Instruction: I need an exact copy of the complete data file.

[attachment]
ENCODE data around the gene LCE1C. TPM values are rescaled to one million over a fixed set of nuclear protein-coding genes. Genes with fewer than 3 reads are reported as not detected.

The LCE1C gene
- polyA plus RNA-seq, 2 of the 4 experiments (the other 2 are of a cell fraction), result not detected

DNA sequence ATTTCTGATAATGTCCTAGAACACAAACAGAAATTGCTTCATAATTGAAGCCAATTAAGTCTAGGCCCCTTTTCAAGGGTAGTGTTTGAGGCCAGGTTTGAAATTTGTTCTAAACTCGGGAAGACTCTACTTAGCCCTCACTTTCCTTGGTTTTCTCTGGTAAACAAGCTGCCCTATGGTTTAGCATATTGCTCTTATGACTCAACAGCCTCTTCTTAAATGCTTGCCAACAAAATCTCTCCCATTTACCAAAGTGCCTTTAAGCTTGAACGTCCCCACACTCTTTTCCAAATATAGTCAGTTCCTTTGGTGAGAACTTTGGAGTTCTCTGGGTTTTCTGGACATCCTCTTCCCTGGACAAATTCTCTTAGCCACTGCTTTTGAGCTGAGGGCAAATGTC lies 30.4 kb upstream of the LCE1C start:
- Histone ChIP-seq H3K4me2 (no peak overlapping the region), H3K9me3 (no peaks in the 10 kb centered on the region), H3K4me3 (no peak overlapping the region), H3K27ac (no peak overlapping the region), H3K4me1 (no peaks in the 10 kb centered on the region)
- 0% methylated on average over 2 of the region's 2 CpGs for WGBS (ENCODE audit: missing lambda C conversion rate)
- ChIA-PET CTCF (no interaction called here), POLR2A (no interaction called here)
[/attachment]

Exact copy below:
ENCODE data around the gene LCE1C. TPM values are rescaled to one million over a fixed set of nuclear protein-coding genes. Genes with fewer than 3 reads are reported as not detected.

The LCE1C gene
- polyA plus RNA-seq, 2 of the 4 experiments (the other 2 are of a cell fraction), result not detected

DNA sequence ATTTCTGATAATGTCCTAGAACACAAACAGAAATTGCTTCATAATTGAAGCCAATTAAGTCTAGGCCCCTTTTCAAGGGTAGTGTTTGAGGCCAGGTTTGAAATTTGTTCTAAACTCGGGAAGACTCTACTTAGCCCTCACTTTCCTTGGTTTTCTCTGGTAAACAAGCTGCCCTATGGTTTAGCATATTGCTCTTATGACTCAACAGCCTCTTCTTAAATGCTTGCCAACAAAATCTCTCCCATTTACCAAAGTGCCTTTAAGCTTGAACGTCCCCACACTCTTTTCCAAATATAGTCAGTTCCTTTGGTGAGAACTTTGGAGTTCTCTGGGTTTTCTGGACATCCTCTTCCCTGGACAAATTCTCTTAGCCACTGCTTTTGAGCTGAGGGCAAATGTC lies 30.4 kb upstream of the LCE1C start:
- Histone ChIP-seq H3K4me2 (no peak overlapping the region), H3K9me3 (no peaks in the 10 kb centered on the region), H3K4me3 (no peak overlapping the region), H3K27ac (no peak overlapping the region), H3K4me1 (no peaks in the 10 kb centered on the region)
- 0% methylated on average over 2 of the region's 2 CpGs for WGBS (ENCODE audit: missing lambda C conversion rate)
- ChIA-PET CTCF (no interaction called here), POLR2A (no interaction called here)